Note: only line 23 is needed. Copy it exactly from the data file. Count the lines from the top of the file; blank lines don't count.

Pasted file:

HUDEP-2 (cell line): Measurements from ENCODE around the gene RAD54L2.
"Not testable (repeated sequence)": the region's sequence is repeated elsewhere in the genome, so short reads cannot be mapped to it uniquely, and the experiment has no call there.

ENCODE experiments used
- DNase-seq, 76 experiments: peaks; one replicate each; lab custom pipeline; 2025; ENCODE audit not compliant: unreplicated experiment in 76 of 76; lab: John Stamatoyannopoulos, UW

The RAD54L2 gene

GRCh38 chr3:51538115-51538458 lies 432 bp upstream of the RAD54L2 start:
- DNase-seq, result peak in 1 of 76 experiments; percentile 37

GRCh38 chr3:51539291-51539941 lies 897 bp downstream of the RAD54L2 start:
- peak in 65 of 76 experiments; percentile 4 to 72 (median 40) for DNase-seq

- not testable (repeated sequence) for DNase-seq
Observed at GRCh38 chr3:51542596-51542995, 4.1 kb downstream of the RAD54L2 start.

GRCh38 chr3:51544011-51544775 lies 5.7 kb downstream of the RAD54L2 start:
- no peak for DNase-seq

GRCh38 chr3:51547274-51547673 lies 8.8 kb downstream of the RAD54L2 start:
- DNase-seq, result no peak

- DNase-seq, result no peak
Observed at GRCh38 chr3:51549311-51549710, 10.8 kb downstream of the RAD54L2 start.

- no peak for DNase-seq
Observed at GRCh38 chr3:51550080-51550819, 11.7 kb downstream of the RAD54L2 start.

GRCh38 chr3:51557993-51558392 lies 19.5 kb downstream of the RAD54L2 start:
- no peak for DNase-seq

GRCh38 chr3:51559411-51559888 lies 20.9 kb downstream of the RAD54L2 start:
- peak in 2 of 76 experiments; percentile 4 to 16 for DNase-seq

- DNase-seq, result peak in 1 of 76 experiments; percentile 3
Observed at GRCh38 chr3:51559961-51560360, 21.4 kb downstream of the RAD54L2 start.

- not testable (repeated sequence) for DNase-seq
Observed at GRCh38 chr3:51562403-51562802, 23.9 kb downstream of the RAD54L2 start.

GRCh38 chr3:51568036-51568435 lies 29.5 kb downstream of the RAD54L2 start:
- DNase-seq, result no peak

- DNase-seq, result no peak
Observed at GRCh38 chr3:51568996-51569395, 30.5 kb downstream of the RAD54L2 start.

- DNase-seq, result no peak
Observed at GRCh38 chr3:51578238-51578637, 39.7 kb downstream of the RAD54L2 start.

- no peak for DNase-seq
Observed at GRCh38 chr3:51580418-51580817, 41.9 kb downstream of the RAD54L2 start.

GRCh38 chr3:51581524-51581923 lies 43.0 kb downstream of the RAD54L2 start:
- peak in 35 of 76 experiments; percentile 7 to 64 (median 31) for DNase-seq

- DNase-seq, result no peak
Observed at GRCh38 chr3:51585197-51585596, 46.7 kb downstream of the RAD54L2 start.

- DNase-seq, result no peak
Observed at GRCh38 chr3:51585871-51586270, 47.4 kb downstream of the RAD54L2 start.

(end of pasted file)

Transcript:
- peak in 2 of 76 experiments; percentile 4 to 16 for DNase-seq